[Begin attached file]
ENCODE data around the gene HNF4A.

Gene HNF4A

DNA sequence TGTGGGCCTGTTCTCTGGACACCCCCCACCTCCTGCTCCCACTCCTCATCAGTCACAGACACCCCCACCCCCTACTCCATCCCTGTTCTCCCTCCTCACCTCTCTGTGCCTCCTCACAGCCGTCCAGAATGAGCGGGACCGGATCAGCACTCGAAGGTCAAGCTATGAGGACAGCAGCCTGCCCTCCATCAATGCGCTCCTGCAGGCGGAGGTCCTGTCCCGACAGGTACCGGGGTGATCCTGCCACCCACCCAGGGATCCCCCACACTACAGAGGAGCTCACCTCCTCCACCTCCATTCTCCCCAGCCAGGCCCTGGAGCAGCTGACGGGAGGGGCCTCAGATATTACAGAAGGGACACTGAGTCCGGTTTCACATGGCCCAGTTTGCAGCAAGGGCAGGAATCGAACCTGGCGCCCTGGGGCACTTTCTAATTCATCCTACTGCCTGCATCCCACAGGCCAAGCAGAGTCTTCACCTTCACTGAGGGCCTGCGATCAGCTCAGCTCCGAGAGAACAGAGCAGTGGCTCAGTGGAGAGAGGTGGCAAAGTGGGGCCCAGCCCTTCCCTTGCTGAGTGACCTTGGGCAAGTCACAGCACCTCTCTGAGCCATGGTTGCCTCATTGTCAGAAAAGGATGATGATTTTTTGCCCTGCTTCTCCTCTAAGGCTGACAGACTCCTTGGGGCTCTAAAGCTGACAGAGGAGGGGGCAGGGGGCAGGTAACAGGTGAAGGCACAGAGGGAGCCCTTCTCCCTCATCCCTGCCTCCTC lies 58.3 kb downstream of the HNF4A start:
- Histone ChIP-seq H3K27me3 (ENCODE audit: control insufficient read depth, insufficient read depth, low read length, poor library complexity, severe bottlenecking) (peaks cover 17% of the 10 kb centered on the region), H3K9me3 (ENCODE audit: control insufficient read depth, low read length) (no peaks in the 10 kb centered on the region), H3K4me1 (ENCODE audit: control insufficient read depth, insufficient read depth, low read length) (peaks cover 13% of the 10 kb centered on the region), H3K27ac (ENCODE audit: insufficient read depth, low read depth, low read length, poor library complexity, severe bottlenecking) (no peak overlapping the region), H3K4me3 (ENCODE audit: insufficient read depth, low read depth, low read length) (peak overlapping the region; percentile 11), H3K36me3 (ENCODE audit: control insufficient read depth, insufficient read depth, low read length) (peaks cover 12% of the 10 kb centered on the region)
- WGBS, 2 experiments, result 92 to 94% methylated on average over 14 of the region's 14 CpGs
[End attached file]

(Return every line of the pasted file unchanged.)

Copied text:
ENCODE data around the gene HNF4A.

Gene HNF4A

DNA sequence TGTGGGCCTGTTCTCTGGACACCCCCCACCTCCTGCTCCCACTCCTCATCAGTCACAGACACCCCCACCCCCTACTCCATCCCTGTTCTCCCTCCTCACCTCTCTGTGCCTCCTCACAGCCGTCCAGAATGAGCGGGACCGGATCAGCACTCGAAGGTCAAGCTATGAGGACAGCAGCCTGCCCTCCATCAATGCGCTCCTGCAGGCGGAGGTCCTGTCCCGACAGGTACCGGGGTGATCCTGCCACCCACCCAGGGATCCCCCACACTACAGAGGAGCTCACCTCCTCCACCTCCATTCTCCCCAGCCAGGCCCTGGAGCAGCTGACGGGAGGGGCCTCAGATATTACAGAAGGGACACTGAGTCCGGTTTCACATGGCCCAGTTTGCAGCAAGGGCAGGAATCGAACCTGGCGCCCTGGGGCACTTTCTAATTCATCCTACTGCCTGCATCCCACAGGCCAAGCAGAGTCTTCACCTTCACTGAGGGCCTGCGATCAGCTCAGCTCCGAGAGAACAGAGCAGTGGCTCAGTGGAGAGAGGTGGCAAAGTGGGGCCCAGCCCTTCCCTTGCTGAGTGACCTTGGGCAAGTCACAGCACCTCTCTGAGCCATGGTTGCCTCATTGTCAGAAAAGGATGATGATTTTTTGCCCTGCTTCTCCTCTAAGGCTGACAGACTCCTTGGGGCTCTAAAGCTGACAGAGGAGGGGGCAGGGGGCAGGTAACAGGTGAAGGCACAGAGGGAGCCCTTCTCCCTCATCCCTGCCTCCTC lies 58.3 kb downstream of the HNF4A start:
- Histone ChIP-seq H3K27me3 (ENCODE audit: control insufficient read depth, insufficient read depth, low read length, poor library complexity, severe bottlenecking) (peaks cover 17% of the 10 kb centered on the region), H3K9me3 (ENCODE audit: control insufficient read depth, low read length) (no peaks in the 10 kb centered on the region), H3K4me1 (ENCODE audit: control insufficient read depth, insufficient read depth, low read length) (peaks cover 13% of the 10 kb centered on the region), H3K27ac (ENCODE audit: insufficient read depth, low read depth, low read length, poor library complexity, severe bottlenecking) (no peak overlapping the region), H3K4me3 (ENCODE audit: insufficient read depth, low read depth, low read length) (peak overlapping the region; percentile 11), H3K36me3 (ENCODE audit: control insufficient read depth, insufficient read depth, low read length) (peaks cover 12% of the 10 kb centered on the region)
- WGBS, 2 experiments, result 92 to 94% methylated on average over 14 of the region's 14 CpGs